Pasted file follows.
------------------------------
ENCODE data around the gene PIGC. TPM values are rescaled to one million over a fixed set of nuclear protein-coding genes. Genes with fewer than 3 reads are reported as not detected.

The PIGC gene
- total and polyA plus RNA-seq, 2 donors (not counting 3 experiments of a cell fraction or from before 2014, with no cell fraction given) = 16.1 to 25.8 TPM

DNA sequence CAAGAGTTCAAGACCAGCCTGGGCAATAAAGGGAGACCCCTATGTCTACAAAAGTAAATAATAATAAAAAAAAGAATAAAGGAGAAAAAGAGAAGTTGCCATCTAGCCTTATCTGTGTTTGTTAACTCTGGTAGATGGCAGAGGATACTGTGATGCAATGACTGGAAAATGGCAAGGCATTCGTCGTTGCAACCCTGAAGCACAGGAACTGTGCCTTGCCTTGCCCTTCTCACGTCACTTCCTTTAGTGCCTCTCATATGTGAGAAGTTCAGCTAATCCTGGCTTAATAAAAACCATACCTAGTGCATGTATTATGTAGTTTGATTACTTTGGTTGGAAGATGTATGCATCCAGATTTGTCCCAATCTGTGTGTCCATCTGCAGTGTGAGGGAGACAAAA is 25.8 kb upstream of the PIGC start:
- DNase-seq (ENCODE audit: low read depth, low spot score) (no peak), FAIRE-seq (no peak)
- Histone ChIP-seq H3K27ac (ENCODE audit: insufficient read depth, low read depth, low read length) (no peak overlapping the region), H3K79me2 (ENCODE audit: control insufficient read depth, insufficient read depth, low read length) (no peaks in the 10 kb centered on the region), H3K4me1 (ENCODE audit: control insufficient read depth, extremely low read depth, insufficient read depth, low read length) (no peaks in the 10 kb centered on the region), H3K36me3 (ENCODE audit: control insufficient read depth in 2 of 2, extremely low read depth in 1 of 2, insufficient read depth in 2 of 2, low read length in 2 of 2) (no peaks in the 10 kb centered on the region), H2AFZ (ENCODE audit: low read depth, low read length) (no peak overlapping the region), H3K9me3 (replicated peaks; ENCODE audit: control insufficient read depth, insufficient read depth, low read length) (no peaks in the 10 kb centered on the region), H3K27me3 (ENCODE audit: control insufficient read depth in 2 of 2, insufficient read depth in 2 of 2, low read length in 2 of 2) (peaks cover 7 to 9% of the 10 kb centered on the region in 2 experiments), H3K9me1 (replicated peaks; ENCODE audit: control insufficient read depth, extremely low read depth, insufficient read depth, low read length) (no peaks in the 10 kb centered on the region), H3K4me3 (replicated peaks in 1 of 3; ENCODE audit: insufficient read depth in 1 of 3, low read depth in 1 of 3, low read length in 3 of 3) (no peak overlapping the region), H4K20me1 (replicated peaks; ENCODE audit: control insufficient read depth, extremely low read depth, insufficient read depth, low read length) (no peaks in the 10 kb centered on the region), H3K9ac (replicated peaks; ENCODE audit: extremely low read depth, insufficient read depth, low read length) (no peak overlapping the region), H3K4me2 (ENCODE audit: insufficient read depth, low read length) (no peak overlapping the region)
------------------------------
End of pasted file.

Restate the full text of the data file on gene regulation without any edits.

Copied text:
ENCODE data around the gene PIGC. TPM values are rescaled to one million over a fixed set of nuclear protein-coding genes. Genes with fewer than 3 reads are reported as not detected.

The PIGC gene
- total and polyA plus RNA-seq, 2 donors (not counting 3 experiments of a cell fraction or from before 2014, with no cell fraction given) = 16.1 to 25.8 TPM

DNA sequence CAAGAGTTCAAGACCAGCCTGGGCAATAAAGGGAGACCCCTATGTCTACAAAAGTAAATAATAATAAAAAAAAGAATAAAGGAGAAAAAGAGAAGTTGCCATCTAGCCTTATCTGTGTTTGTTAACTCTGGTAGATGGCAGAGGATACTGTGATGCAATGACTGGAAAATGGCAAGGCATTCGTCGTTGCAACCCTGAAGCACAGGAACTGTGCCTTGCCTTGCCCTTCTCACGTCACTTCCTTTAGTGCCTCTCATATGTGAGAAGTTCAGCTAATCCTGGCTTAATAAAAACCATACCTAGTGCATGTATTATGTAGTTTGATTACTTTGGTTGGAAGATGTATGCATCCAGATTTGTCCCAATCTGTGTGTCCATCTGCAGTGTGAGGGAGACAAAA is 25.8 kb upstream of the PIGC start:
- DNase-seq (ENCODE audit: low read depth, low spot score) (no peak), FAIRE-seq (no peak)
- Histone ChIP-seq H3K27ac (ENCODE audit: insufficient read depth, low read depth, low read length) (no peak overlapping the region), H3K79me2 (ENCODE audit: control insufficient read depth, insufficient read depth, low read length) (no peaks in the 10 kb centered on the region), H3K4me1 (ENCODE audit: control insufficient read depth, extremely low read depth, insufficient read depth, low read length) (no peaks in the 10 kb centered on the region), H3K36me3 (ENCODE audit: control insufficient read depth in 2 of 2, extremely low read depth in 1 of 2, insufficient read depth in 2 of 2, low read length in 2 of 2) (no peaks in the 10 kb centered on the region), H2AFZ (ENCODE audit: low read depth, low read length) (no peak overlapping the region), H3K9me3 (replicated peaks; ENCODE audit: control insufficient read depth, insufficient read depth, low read length) (no peaks in the 10 kb centered on the region), H3K27me3 (ENCODE audit: control insufficient read depth in 2 of 2, insufficient read depth in 2 of 2, low read length in 2 of 2) (peaks cover 7 to 9% of the 10 kb centered on the region in 2 experiments), H3K9me1 (replicated peaks; ENCODE audit: control insufficient read depth, extremely low read depth, insufficient read depth, low read length) (no peaks in the 10 kb centered on the region), H3K4me3 (replicated peaks in 1 of 3; ENCODE audit: insufficient read depth in 1 of 3, low read depth in 1 of 3, low read length in 3 of 3) (no peak overlapping the region), H4K20me1 (replicated peaks; ENCODE audit: control insufficient read depth, extremely low read depth, insufficient read depth, low read length) (no peaks in the 10 kb centered on the region), H3K9ac (replicated peaks; ENCODE audit: extremely low read depth, insufficient read depth, low read length) (no peak overlapping the region), H3K4me2 (ENCODE audit: insufficient read depth, low read length) (no peak overlapping the region)